FARMERS and environment officers are combining in a new plan to try to reduce the impact of phosphates in rivers and other water courses.
The partnership between the NFU and the Environment Agency covers large stretches of farmland.
It follows two years research into sources of phosphate pollution in freshwater, resulting in a five point plan and a monitoring regime to reduce excessive levels of phosphate.
The chemical can trigger the growth of algae and weeds leading to reduced oxygen for fish and wildlife.
In 1990, 70 per cent of English rivers were assessed as having "high" phosphate levels. By 2008 this was still 50 per cent of river lengths. Much of this phosphate comes from human activity, with agriculture contributing 20 per cent of the phosphate total.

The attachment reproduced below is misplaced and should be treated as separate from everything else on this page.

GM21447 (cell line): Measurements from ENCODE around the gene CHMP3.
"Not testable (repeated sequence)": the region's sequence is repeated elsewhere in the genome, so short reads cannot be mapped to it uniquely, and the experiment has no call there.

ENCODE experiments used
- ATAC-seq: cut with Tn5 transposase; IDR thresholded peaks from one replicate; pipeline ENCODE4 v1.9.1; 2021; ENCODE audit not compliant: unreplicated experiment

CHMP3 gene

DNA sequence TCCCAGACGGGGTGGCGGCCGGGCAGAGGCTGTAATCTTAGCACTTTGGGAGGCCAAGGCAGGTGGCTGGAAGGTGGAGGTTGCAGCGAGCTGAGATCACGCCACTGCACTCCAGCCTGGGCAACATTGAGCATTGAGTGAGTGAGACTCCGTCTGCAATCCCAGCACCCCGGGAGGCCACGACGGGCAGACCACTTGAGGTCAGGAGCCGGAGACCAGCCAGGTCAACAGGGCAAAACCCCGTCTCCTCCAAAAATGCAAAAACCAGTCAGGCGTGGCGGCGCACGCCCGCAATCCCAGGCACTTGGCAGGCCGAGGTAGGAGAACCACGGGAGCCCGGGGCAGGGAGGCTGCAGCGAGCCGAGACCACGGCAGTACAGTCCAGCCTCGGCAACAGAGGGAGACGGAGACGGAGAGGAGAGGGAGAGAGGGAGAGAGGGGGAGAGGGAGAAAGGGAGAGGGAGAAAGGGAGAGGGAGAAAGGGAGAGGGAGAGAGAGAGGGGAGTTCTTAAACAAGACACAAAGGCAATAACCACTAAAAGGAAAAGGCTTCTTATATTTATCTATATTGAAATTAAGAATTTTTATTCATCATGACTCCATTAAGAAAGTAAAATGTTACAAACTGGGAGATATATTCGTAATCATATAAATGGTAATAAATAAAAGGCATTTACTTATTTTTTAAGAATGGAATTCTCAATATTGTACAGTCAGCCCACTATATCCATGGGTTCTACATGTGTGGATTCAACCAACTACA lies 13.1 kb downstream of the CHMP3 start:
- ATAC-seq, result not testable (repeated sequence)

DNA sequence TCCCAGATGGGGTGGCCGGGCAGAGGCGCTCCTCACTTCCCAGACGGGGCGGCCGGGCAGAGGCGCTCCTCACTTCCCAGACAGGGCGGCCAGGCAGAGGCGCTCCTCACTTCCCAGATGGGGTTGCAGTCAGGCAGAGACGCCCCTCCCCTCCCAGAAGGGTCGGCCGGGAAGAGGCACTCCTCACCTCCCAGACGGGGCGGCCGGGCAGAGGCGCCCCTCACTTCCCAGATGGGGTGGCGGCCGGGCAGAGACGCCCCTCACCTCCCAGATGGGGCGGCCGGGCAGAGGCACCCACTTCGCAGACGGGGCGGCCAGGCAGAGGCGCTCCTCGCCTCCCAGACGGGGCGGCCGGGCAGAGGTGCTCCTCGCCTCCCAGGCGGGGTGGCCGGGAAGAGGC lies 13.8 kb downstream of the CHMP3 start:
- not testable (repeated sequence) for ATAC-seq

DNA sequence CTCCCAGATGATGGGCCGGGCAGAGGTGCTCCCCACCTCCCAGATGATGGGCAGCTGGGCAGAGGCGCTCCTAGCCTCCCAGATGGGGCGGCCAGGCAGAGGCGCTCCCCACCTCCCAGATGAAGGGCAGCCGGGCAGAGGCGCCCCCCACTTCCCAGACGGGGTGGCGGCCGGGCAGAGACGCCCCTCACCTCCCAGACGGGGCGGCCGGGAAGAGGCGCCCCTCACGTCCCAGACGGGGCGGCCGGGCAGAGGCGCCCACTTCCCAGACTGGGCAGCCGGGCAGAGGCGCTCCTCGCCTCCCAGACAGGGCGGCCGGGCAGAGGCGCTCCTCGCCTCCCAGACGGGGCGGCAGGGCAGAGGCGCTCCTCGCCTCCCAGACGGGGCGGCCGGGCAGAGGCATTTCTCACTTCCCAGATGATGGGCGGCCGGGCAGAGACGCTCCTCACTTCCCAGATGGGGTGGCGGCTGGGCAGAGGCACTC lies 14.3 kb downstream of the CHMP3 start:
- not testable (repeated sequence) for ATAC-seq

NFU deputy president Meurig Raymond said: "Our report marks a major step forward in understanding the role farming plays in the pollution of rivers and streams.
"Farmers depend on a healthy environment for their farming businesses.
"The report shows that working with the Environment Agency can be an effective way of agreeing the evidence base and targeting action to the best effect."